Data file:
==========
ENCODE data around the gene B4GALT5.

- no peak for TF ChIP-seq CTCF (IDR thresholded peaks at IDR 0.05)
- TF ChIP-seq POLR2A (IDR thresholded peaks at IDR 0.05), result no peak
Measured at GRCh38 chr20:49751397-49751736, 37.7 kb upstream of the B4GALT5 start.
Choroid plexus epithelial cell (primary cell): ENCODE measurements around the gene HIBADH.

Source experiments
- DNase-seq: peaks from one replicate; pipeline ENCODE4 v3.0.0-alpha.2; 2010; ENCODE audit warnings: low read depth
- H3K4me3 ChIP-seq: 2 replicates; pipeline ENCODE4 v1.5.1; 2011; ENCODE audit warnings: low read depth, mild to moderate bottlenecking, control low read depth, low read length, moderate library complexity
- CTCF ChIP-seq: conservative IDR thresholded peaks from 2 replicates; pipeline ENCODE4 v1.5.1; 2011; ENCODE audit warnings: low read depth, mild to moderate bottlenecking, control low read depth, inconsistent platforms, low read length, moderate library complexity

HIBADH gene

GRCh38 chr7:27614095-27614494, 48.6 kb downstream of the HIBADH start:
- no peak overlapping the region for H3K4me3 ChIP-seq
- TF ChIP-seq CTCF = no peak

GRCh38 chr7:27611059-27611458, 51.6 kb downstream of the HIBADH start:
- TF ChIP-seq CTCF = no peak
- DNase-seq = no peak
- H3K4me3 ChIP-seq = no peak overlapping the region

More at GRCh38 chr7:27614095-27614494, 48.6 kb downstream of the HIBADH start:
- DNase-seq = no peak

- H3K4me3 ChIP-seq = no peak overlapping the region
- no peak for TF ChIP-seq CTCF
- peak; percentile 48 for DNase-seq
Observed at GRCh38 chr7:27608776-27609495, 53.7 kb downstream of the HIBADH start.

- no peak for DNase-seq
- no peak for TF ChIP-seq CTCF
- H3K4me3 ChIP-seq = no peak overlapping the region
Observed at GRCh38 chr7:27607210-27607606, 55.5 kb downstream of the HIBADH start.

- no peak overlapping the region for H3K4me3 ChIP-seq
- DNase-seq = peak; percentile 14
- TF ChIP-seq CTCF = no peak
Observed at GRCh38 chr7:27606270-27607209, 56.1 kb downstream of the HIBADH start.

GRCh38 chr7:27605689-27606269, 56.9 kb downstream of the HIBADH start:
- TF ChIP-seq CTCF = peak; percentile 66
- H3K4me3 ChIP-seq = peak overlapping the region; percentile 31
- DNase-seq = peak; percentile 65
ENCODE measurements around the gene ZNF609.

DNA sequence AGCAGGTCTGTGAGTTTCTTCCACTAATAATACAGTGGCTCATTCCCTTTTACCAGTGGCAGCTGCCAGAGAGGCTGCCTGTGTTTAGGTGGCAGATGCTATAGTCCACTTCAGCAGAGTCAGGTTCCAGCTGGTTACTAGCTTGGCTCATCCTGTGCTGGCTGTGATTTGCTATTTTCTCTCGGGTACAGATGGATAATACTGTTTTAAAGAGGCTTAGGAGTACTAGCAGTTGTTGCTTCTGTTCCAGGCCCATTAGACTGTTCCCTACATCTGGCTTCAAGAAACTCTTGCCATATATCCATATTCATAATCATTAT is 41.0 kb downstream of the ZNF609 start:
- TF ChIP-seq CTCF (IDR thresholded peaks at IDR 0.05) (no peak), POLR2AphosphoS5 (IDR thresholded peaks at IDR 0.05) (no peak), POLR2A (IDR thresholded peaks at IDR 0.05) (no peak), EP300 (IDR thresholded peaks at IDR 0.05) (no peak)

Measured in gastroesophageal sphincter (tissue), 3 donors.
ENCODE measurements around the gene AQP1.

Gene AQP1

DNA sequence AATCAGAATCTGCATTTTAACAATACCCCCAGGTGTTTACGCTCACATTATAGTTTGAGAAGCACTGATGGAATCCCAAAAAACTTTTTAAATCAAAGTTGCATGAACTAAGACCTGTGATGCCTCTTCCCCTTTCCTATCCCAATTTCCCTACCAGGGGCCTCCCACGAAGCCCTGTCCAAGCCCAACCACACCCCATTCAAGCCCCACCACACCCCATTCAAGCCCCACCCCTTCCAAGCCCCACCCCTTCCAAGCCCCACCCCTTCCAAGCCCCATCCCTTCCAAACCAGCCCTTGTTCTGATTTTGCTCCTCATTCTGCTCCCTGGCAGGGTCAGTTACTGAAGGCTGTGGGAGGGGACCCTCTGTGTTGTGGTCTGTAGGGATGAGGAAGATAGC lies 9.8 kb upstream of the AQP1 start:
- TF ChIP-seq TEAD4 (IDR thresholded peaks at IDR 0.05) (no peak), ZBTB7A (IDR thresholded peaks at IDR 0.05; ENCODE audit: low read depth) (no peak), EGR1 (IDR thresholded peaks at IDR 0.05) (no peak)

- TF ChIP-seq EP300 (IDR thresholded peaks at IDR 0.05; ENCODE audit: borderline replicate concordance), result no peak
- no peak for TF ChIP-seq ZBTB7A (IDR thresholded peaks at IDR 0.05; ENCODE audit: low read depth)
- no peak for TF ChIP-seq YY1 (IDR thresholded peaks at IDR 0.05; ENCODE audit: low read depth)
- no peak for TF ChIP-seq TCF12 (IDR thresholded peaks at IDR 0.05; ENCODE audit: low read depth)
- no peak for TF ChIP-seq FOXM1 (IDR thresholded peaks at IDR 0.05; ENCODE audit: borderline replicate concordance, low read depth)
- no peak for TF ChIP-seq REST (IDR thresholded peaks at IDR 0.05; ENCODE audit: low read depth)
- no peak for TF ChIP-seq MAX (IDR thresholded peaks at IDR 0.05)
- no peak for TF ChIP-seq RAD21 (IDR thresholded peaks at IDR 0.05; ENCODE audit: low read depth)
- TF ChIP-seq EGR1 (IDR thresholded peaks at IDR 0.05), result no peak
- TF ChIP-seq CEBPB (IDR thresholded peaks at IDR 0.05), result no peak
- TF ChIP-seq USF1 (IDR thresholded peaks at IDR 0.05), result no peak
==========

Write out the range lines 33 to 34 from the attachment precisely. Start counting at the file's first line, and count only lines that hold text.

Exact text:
- TF ChIP-seq CTCF = peak; percentile 66
- H3K4me3 ChIP-seq = peak overlapping the region; percentile 31